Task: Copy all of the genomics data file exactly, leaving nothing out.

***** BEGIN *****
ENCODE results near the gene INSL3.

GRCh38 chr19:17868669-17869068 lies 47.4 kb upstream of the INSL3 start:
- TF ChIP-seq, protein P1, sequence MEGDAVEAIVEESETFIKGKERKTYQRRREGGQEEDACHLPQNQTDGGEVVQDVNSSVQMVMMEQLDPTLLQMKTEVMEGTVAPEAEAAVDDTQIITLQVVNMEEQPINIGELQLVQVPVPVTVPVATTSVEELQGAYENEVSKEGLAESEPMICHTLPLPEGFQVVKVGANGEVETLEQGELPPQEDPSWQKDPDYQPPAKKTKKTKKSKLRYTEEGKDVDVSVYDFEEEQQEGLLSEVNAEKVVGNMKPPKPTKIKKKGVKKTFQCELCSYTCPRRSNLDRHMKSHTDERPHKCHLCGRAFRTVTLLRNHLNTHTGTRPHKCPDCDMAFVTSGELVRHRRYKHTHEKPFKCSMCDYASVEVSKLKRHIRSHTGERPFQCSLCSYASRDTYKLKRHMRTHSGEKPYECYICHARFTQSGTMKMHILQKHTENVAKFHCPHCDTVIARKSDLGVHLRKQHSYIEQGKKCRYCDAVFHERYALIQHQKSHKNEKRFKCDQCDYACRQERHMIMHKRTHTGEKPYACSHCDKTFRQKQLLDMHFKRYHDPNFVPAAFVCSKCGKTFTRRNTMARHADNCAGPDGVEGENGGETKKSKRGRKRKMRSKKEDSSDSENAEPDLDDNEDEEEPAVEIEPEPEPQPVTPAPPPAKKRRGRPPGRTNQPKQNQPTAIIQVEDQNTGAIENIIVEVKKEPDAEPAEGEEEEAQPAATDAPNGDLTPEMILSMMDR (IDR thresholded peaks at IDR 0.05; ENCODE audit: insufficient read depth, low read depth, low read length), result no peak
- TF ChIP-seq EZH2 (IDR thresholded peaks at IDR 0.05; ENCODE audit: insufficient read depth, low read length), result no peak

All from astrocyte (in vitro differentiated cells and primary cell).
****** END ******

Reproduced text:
ENCODE results near the gene INSL3.

GRCh38 chr19:17868669-17869068 lies 47.4 kb upstream of the INSL3 start:
- TF ChIP-seq, protein P1, sequence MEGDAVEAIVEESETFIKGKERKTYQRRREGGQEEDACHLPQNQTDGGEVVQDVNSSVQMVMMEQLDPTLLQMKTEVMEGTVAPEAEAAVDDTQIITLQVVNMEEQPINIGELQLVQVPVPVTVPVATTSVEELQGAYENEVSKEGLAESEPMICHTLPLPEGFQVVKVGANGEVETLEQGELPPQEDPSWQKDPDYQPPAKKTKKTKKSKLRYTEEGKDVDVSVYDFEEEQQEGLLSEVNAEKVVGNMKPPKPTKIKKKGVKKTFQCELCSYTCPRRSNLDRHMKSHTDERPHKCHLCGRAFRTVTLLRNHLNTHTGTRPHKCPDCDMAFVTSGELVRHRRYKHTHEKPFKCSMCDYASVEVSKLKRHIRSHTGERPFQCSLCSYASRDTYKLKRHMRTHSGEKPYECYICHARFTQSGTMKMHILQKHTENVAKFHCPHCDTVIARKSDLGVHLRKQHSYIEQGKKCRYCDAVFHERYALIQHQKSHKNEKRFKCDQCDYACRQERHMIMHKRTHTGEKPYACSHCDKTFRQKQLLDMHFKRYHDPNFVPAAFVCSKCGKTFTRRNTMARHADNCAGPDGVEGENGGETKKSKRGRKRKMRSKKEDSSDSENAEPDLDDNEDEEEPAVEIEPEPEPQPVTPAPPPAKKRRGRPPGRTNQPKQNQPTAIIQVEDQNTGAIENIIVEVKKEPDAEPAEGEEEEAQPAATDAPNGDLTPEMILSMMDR (IDR thresholded peaks at IDR 0.05; ENCODE audit: insufficient read depth, low read depth, low read length), result no peak
- TF ChIP-seq EZH2 (IDR thresholded peaks at IDR 0.05; ENCODE audit: insufficient read depth, low read length), result no peak

All from astrocyte (in vitro differentiated cells and primary cell).